He said the move also showed that acquisition reforms pushed by Congress and Gates were beginning to take hold at the Pentagon, and stood in contrast to earlier days when program adjustments might have been made after a contract award.

Mehney said the change was decided independently of industry proposals, and did not reflect any specific concerns about the weight or characteristics of the vehicles proposed.

Army officials weighing the change were "not even privy to that information," given that the industry proposals were in a closely-held "source selection" process from May, he said.


The move raised concerns among industry executives.

"The Army seems to be losing its way on vehicle modernization and undercutting the ability of its suppliers to meet future needs," said defense analyst Loren Thompson of the Virginia-based Lexington Institute.

Thompson, who has close ties to industry and defense officials, told Reuters the decision was particularly troubling to the armored vehicle industry since the Army was also rethinking its plans replace its workhorse Humvee vehicles.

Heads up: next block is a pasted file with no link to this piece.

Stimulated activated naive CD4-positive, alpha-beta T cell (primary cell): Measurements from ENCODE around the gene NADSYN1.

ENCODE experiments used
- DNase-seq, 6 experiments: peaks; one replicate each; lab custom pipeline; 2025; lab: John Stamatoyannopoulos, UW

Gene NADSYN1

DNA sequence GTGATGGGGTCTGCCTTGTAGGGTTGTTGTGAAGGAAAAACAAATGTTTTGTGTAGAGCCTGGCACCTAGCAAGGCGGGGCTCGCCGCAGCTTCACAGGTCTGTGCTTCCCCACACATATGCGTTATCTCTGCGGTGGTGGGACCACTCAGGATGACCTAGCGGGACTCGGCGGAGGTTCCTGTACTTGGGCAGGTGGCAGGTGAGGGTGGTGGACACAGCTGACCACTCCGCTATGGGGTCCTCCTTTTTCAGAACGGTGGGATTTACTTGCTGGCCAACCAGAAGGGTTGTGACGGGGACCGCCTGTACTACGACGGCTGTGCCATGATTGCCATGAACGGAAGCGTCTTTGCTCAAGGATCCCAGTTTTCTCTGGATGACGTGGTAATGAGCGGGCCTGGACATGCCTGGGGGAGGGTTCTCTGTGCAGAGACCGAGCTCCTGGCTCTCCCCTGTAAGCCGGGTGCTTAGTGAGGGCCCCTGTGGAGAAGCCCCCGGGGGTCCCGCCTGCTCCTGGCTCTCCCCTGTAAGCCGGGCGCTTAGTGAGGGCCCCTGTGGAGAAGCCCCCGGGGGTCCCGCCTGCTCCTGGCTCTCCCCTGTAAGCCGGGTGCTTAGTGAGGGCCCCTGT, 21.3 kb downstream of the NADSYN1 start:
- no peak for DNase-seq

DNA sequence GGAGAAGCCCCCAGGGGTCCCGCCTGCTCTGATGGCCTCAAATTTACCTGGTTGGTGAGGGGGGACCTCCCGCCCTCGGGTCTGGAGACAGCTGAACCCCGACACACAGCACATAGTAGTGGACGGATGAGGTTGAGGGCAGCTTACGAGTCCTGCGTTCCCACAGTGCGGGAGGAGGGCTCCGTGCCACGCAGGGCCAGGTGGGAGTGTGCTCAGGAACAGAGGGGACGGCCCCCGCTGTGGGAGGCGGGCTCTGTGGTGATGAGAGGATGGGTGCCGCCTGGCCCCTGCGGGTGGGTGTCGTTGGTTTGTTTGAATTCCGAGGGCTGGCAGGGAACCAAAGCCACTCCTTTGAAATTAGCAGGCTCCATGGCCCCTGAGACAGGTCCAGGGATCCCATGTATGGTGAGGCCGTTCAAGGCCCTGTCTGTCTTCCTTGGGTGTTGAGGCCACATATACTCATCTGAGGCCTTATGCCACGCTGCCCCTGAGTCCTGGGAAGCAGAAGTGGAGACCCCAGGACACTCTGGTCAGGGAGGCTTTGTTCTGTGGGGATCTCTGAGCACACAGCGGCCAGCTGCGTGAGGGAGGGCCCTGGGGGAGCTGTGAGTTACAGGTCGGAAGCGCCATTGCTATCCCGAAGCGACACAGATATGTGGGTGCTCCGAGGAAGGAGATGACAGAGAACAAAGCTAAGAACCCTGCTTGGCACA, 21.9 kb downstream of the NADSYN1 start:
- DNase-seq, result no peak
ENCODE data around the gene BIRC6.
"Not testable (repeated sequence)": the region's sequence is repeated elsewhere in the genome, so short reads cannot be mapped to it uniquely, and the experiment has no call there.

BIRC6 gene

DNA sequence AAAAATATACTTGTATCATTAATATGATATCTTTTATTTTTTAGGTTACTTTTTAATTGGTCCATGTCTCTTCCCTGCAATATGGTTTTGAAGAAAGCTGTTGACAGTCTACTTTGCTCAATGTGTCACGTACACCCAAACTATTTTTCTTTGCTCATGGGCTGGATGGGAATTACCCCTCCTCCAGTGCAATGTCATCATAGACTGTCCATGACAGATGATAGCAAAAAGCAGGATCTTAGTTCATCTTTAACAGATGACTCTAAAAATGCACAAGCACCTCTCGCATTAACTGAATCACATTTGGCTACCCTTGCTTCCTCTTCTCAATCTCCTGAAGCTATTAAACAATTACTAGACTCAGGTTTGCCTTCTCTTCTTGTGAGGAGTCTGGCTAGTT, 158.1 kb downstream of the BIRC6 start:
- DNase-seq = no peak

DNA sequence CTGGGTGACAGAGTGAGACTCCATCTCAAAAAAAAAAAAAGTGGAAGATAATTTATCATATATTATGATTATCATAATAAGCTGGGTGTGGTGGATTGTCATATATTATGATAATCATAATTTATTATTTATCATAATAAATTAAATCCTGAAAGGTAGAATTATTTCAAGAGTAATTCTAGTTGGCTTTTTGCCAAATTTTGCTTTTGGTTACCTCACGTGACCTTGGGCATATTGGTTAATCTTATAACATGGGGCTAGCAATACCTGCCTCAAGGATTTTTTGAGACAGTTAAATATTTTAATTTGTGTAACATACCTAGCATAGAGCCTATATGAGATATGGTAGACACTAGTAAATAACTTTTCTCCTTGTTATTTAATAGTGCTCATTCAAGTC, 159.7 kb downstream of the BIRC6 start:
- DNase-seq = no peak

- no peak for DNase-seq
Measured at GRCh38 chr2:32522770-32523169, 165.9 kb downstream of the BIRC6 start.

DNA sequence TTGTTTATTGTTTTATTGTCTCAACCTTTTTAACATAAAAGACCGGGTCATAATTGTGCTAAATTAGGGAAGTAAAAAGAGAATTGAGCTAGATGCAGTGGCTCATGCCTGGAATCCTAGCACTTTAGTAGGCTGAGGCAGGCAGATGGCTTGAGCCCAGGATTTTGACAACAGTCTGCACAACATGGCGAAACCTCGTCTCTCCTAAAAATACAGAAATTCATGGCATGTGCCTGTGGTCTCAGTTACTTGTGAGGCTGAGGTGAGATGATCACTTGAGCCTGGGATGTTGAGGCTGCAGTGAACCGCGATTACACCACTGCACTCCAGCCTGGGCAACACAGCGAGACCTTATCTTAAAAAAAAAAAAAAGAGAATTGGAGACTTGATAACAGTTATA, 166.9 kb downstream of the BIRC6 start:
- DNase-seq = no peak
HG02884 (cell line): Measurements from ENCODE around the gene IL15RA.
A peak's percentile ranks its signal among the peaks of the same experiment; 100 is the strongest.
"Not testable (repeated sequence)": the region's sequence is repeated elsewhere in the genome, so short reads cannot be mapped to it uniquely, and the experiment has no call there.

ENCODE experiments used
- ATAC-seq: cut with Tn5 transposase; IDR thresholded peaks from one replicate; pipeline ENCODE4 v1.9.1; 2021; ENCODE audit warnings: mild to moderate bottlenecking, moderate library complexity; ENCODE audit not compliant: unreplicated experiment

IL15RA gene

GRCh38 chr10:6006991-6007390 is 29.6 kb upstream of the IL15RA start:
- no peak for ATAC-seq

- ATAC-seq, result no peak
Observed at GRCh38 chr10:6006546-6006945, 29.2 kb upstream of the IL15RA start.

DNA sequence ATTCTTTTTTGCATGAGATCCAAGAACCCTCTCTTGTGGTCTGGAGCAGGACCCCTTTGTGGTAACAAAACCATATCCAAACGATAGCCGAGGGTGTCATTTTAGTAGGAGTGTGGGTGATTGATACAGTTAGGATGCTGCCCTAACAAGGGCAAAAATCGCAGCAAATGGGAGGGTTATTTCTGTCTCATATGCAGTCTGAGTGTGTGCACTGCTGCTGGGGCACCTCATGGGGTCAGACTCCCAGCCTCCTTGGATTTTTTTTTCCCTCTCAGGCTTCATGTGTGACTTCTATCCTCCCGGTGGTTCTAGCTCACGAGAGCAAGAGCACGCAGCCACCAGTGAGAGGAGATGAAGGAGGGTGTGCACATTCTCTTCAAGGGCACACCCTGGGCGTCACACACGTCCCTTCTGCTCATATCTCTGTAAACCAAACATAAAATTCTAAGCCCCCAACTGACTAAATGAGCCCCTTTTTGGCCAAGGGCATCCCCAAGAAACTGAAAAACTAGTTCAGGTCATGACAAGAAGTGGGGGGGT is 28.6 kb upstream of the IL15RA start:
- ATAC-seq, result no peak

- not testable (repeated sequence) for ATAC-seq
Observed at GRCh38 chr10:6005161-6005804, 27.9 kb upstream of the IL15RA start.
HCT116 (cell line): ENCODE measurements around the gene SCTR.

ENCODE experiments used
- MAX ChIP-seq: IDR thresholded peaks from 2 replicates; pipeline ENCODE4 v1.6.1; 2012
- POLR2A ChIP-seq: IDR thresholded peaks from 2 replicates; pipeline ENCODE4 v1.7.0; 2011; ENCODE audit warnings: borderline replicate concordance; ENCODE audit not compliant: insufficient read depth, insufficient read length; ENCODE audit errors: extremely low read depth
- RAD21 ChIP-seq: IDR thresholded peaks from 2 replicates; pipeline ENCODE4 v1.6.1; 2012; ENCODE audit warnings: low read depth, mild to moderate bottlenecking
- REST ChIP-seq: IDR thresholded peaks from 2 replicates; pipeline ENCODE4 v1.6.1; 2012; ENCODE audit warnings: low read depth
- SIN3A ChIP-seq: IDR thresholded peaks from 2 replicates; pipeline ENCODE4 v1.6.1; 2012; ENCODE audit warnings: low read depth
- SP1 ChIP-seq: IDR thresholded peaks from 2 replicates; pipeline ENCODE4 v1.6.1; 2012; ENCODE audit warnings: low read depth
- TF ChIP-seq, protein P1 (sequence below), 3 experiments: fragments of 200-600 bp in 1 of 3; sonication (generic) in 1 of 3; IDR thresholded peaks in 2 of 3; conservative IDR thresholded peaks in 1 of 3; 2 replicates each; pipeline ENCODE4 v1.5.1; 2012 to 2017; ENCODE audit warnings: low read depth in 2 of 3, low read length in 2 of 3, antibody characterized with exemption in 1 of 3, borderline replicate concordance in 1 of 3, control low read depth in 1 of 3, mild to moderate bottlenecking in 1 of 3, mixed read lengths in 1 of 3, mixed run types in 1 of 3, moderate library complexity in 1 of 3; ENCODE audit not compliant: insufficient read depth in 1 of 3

Engineering jobs could be in jeopardy as a result of the delays, he said, adding the Pentagon could also still decide to put its increasingly scarce dollars into modernization and upgrades of existing tanker and Stryker vehicles instead of proceeding with the new ground combat vehicle program.

Army spokesman Lieutenant Colonel Jimmie Cummings said the Army and Pentagon acquisition officials conducted a holistic study of the GCV program in May 2010, examining proposed vehicle capabilities, operational needs, the acquisition strategy, program schedule and technology readiness.